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The proximal map is defined in the sense of an operator as:

$\text{prox}_{\lambda f}(x) = \arg \min_y f(y) + \frac{1}{2\lambda}\|x-y\|^2$

I don't see why it is called a mapping. I suppose it is because $\arg \min$ might "return" not only one value but a few of them. What is an example of this situation?

What is an intuitive explanation why the proximal mapping is called a mapping? Can you give an example?

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  • $\begingroup$ "mapping" is just a synonym for "function". If $f$ is convex and lower semicontinuous then the $\arg \min$ set in this case is guaranteed to be a singleton. $\endgroup$ – littleO Jul 7 '18 at 10:22
  • $\begingroup$ So why not call it "proximal function"? $\endgroup$ – 今天春天 Jul 7 '18 at 10:26
  • $\begingroup$ In math, it's very common to use the word "mapping" as a synonym for "function". It happens all the time, not just in this case. Often people call it "proximal operator", also. The name "proximal function" would be ok. $\endgroup$ – littleO Jul 7 '18 at 10:34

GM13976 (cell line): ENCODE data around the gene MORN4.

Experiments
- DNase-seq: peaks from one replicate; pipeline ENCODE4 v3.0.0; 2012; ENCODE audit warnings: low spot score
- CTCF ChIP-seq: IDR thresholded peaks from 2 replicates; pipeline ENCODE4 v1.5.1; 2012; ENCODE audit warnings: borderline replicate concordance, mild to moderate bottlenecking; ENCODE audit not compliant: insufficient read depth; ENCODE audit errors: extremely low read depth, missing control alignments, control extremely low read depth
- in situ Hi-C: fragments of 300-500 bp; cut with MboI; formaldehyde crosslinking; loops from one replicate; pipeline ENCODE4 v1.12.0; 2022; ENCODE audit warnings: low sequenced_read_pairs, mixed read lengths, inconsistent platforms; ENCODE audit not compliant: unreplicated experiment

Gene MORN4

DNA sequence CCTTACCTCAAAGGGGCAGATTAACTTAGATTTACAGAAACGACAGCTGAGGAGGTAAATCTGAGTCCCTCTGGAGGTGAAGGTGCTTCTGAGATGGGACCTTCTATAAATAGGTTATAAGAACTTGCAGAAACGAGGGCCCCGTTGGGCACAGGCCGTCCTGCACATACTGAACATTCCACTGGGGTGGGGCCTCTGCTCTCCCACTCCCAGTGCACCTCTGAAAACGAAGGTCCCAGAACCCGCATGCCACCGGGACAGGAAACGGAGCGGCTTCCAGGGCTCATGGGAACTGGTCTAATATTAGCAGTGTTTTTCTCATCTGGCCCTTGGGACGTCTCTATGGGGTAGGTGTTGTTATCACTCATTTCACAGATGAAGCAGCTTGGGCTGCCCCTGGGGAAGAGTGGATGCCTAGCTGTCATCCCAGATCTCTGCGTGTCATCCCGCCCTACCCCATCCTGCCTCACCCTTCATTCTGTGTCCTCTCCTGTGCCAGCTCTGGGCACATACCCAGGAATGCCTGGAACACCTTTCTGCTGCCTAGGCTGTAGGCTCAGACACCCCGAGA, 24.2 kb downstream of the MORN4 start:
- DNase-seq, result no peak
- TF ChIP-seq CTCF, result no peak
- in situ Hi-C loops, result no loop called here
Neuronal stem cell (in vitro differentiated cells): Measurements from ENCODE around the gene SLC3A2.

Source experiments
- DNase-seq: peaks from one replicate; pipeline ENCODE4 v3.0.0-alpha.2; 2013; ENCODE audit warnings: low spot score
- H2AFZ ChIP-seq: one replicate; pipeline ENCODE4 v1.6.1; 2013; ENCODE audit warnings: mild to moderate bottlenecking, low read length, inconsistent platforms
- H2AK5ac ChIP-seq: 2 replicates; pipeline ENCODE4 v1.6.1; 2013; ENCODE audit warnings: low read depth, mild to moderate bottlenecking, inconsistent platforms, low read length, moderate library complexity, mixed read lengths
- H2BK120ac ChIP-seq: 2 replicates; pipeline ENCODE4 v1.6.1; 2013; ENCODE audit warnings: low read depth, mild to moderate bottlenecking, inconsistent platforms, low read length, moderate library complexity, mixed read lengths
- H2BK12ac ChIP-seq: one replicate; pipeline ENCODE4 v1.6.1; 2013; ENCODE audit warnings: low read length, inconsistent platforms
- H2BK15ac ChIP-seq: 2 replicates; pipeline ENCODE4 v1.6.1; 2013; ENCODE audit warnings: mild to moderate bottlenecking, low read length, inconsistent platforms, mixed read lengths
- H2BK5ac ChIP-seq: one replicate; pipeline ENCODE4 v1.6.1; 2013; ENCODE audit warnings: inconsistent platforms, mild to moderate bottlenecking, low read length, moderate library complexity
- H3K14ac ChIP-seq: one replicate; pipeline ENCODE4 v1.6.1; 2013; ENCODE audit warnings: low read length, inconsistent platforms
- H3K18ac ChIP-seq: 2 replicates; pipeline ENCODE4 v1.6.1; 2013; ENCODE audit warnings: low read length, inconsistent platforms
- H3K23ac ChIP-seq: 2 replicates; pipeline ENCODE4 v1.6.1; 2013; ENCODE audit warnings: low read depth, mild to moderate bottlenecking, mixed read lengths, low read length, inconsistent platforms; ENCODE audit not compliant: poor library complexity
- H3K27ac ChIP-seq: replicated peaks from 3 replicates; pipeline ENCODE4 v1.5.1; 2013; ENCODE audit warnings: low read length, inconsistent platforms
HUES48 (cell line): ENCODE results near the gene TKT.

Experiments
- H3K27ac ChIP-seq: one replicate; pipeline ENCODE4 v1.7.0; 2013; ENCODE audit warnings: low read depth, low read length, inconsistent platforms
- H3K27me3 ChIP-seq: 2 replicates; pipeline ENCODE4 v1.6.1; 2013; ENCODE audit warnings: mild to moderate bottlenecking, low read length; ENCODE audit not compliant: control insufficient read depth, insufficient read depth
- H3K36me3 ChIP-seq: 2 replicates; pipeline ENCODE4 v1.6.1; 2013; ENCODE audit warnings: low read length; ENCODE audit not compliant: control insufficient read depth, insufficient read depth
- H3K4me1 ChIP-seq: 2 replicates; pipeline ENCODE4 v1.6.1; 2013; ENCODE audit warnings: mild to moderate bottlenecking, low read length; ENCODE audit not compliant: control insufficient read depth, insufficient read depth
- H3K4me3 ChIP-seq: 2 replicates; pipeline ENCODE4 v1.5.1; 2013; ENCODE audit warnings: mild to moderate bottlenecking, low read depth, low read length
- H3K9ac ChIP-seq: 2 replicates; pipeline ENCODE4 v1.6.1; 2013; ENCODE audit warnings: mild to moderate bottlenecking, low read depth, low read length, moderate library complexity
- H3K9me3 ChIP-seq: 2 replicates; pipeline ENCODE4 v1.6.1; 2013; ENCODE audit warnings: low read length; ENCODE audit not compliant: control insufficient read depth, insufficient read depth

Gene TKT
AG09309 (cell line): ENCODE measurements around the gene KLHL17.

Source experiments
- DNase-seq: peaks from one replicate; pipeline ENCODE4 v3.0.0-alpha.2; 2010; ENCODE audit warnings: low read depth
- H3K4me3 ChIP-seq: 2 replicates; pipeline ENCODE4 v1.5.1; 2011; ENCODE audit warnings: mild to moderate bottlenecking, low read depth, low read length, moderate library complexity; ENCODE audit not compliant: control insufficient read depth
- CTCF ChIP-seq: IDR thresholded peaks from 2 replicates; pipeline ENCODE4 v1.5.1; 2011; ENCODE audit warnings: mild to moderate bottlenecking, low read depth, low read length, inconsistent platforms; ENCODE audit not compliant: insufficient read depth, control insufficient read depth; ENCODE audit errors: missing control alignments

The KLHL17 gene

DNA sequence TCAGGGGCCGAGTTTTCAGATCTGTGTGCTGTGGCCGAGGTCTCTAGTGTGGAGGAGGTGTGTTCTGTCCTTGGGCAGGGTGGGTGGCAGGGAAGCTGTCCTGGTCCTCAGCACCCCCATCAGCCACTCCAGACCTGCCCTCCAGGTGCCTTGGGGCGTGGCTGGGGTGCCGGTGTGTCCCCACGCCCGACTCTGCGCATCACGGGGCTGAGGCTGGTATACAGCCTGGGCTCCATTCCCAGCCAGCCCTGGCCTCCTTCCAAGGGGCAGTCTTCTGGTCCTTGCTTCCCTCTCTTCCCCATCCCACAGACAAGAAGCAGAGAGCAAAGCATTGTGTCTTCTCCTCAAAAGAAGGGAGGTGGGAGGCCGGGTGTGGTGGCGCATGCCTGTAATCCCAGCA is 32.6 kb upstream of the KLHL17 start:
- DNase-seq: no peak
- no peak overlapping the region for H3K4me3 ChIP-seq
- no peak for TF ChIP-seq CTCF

• $\begingroup$ Ok, I understand...thank you :) maybe add an answer? $\endgroup$ – 今天春天 Jul 7 '18 at 10:40
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It's just because the word "mapping" is a synonym for "function". The proximal mapping is also called the "proximal operator". If $f$ is convex and lower semicontinuous then the $\arg \min$ set in question is guaranteed to be a singleton.

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  • $\begingroup$ I thought mapping is more a synonym for operator? A function usually goes to the (perhaps extended) real line in convex analysis. $\endgroup$ – max_zorn Jul 8 '18 at 18:42
  • $\begingroup$ @max_zorn Hmm, maybe some authors require that the codomain of a function is either $\mathbb R$ or $\mathbb C$. Wikipedia says this: "Some authors, such as Serge Lang, use 'function' only to refer to maps in which the codomain is a set of numbers (i.e. a subset of the fields $\mathbb R$ or $\mathbb C$) and the term mapping for more general functions." en.wikipedia.org/wiki/Map_(mathematics)#Maps_as_functions $\endgroup$ – littleO Jul 9 '18 at 4:54
  • $\begingroup$ Sure, but not in convex analysis, where you know things are a bit different :) $\endgroup$ – max_zorn Jul 9 '18 at 5:15

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